3). Dynorphin1-13 (dyn A, YGGFLRRIRPKLK) was also hydrolyzed Panobinostat solubility dmso by the crude venom of B. jararaca, showing at least two cleavage points (YGGFLR-RIRPK-LK), since the fragment RIRPK was detected by mass spectrometry analyses. Unlike angiotensin I, dyn A is hydrolyzed by both classes of proteases, metallo- and serine peptidases, so this activity was partially blocked by the commercial antibothropic serum. The pathophysiological mean of dyn A hydrolyzes is possibly correlated with pain sensation and inflammation ( Parikh et al., 2010 and Luo et al., 2008). Many factors,
including phylogeny, sex, geographic origin, season, age and prey preference, Cytoskeletal Signaling inhibitor may influence composition of the venoms (Chippaux et al., 1991, Mackessy et al., 2003 and Furtado et al., 2006). In addition to these considerations, the genus Bothrops shows the greatest diversity when it comes to number of species, morphology and natural history characteristics ( Campbell and Lamar, 2004). Given these characteristics, the development of a polyvalent antivenom against accidents involving this genus is an even greater challenge. Thus, the production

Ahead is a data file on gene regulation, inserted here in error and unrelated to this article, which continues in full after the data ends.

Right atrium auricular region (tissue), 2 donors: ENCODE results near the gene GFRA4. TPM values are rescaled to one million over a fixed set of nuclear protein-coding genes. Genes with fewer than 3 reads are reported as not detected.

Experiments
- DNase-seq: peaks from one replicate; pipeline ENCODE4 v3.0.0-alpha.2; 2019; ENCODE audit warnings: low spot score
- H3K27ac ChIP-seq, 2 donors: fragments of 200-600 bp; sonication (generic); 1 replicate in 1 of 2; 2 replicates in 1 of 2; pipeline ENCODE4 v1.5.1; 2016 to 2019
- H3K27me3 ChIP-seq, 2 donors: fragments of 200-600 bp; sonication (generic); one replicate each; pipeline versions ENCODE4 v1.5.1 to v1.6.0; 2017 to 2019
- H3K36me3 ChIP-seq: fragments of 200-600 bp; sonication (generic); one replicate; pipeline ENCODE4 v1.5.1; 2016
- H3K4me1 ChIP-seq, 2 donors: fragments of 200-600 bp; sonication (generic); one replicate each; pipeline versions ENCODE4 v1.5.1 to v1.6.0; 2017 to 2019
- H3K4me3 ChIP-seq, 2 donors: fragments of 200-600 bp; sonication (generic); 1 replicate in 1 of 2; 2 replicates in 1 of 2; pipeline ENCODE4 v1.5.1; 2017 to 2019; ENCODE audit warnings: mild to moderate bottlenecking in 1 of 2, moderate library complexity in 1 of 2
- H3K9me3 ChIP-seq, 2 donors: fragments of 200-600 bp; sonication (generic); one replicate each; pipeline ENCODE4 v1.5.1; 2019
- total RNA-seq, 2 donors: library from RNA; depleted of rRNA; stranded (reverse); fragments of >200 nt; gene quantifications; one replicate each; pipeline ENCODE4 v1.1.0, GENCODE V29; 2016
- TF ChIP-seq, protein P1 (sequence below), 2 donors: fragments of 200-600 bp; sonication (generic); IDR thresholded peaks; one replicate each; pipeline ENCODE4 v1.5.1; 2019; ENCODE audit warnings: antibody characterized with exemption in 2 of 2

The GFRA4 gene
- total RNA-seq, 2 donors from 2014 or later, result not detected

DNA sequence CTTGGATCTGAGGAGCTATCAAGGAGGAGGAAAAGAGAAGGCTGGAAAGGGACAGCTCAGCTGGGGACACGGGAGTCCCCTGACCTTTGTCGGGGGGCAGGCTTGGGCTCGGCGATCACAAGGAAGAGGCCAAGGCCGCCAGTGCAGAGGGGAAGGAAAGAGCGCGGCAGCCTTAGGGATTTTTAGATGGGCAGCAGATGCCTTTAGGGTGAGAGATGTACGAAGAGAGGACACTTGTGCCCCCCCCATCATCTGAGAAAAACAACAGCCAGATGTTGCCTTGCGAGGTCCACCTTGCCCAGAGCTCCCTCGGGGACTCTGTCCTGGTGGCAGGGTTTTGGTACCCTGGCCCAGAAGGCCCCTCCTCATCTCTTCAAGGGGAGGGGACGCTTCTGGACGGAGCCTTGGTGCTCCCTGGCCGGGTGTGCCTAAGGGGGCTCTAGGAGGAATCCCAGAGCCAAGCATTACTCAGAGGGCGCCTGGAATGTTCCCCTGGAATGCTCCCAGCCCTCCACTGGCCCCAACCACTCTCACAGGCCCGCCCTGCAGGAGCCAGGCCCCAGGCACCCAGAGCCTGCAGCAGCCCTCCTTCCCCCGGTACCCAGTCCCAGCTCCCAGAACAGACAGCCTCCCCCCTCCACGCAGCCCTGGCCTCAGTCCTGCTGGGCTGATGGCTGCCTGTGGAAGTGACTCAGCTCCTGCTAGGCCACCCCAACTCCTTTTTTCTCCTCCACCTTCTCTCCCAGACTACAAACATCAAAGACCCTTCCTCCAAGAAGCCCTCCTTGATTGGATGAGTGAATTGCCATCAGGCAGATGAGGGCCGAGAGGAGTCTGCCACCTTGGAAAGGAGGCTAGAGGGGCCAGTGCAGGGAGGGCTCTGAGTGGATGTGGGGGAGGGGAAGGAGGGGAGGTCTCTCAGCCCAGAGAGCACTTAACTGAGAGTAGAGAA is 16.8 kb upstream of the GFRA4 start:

of better antivenoms should take into consideration the quality of poisons, and what poisons should be used to compose the pool of immunization. Finally, the preclinical efficacy of the antivenom must be carefully evaluated. The inter specimen venom composition may be evidenced by the different levels of chymotrypsin-like activity and by the different potential GPX6 blockers obtained with the antibothropic serum and the five different Bothrops venoms studied in this paper. These venom composition variations may be an important factor to explain the failure of the antibothropic serum and, additionally, three other factors also may be responsible for the overall presented result. The first factor suggests a lack of immunoglobulins acting against serine peptidases present in some venoms and
the second factor may be related to the failure of blocking by the antibodies, although they may be present. The third and important factor may be related to degradation of the serine peptidases by the metallo peptidases before the inoculation of horses with the pool of venoms used for the production of antivenom, and this degradation could destroy the epitopes responsible for the production of immunoglobulins. These hypotheses are under investigation in our laboratories through new experiments, with the objective of developing strategies to obtain a more effective antibothropic serum. The antibothropic serum produced by the Butantan Institute is one of the best in Latin America to reduce mortality by snake poisoning from this genus.